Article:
Governor Guy Carleton* of Quebec was meanwhile experiencing considerable difficulty in raising a defensive force. When he had called up the militia in June as a response to the American raids, he was faced with considerable resistance to militia service and a widespread feeling for neutrality among the population. Although the militia had finally been embodied in August, Carleton was convinced that it would be “unadvisable to attempt assembling any Number of them, except it becomes absolutely necessary . . . .” With only about 800 British regulars available to garrison the entire province, the government position was weak.
There were several reasons for the population’s reaction. Since late 1774 letters, addresses, pamphlets, and reports had been entering Canada from the southern colonies urging neutrality in any conflict, and they had had a considerable effect, especially since the terms of the Quebec Act of 1774 had been misrepresented in the province. Such propaganda had been spread mainly by British and American merchants such as Thomas Walker, who had been angered by the British government’s refusal to give them English laws and a house of assembly in the Quebec Act and had subsequently become sympathetic to the American cause. These merchants were allowed to disseminate their views throughout the summer of 1775, and even after the beginning of hostilities. Moreover, while the seigneurs, clergy, and bourgeoisie were almost uniformly loyal to the British thanks to the religious and legal guarantees contained in the Quebec Act, the bulk of the population was still alienated enough by language, religion, and the memory of the conquest to be receptive to American requests for neutrality. During the raising of the militia, Carleton had erred in placing too much responsibility for its embodiment with the seigneurs. Not only had they lost influence after the conquest owing to economic factors and a rise of independence among their tenants, but they had displayed favouritism in selecting militia officers as well as a generally haughty attitude and had thus succeeded in alienating otherwise moderate habitants. Nor did the church’s threat of ecclesiastical punishment for recalcitrant militiamen have much effect. One final factor was the weak British garrison; the population could reason that since the British seemed unable to defend them, they had little reason to antagonize the Americans. Carleton had small prospect of reinforcements from Gage in Boston, moreover; as the governor himself expressed it, “every Individual seemed to feel our present impotent situation.” There were, it is true, undercurrents of support among the Canadians which might result in some help for the government, but that aid would be determined very much by developing circumstances.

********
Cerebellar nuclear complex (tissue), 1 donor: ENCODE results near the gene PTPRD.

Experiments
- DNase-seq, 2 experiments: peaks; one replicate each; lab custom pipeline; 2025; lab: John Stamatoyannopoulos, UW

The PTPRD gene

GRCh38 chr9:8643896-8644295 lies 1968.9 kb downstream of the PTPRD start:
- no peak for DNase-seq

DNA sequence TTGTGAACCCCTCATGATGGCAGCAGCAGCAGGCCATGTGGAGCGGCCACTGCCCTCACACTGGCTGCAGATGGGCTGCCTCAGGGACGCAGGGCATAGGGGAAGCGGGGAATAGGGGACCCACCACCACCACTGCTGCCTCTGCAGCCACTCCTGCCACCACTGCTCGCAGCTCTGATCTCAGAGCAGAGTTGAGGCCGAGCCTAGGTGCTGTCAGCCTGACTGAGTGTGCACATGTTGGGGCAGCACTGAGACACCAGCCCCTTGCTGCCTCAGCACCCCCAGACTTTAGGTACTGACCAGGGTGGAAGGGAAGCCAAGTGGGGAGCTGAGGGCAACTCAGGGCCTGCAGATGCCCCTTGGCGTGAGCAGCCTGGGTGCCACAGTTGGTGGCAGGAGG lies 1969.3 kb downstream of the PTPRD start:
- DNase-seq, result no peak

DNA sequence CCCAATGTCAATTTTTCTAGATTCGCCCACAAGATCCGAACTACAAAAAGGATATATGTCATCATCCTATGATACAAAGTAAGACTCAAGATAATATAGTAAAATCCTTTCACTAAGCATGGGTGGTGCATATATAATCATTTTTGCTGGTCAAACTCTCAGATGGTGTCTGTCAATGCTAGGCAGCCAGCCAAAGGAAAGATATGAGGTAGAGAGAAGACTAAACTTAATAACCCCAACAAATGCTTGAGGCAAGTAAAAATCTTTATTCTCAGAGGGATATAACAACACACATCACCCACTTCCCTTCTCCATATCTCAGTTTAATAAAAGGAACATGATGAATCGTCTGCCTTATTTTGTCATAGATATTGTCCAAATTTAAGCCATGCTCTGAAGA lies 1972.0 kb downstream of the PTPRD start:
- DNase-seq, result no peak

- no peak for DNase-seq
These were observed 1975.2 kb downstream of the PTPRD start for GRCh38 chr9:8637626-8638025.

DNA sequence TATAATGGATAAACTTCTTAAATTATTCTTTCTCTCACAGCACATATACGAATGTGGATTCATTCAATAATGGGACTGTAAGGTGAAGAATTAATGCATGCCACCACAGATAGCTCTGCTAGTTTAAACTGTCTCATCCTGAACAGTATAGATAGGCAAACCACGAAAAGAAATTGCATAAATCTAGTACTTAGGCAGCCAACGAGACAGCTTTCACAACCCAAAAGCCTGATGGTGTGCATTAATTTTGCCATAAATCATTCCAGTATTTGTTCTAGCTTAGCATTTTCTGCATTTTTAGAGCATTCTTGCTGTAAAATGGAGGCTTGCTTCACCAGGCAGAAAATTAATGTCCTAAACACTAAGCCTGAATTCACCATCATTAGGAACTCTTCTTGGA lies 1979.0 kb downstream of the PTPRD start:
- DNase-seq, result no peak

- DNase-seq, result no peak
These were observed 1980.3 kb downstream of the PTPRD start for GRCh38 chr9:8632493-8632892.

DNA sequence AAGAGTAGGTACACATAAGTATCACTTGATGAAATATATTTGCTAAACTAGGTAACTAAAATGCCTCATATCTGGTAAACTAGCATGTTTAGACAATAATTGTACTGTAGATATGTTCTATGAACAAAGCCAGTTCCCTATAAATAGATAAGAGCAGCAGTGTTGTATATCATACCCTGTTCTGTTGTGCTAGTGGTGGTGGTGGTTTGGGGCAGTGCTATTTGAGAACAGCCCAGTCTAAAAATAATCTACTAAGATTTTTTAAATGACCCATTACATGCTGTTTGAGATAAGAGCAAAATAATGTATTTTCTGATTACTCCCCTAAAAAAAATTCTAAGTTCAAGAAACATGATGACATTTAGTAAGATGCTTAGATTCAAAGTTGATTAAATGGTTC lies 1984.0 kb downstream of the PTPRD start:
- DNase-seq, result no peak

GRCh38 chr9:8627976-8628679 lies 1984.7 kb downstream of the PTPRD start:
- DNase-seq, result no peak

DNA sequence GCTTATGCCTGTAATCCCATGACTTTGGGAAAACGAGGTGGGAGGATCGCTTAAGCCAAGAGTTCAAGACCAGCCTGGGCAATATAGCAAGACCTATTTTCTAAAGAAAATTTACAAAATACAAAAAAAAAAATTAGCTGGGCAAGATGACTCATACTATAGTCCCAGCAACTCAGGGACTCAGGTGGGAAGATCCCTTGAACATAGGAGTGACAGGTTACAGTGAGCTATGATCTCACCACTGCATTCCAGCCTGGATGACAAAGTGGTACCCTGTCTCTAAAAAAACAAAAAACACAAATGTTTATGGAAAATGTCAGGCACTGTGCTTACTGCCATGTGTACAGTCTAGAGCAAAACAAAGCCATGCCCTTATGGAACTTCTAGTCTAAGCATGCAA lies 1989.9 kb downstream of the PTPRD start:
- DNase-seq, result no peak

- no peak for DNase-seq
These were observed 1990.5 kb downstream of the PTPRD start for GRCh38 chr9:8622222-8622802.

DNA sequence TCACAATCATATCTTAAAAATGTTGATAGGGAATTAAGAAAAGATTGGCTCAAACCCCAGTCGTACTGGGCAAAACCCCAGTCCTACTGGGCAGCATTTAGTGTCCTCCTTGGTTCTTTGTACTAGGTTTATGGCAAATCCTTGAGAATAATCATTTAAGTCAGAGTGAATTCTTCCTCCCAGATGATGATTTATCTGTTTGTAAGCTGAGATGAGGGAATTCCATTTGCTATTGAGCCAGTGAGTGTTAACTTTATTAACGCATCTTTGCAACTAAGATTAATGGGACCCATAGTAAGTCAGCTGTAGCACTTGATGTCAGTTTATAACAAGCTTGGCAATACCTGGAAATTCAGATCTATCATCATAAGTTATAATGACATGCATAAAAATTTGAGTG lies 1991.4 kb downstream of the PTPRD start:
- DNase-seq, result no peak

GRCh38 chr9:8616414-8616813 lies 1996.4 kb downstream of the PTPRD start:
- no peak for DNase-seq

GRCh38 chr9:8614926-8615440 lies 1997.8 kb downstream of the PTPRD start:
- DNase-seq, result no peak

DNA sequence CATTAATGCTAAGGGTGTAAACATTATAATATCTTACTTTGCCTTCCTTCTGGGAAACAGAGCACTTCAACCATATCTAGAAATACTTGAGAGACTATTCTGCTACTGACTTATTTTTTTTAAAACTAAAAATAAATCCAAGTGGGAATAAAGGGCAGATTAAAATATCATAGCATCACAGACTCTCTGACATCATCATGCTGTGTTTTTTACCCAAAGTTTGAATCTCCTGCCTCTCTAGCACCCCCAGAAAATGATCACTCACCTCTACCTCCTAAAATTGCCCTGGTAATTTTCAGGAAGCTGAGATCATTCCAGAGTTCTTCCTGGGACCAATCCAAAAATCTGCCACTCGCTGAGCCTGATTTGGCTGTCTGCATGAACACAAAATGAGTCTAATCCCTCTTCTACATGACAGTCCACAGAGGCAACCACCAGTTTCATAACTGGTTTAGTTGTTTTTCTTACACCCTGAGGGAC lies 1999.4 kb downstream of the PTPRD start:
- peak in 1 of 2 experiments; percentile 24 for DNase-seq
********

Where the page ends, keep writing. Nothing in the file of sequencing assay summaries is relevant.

Early in September Schuyler’s troops established themselves on Canadian soil at Île aux Noix. Schuyler proclaimed that he would “receive in the most favourable manner every inhabitant of Canada and every friend to liberty,” would protect their possessions, and would ensure religious freedom. From the beginning, numbers of Canadians came forward to offer their services. The Richelieu parishes were particularly forward, having been especially receptive to American propaganda, and James Livingston, a former Sorel grain merchant and a relation of Montgomery, was appointed to command the volunteers. Many more took no active part but furnished provisions and transportation to the American troops. Payment for these services had to be in cash, however; Canadians had bitter memories of paper money from the French régime.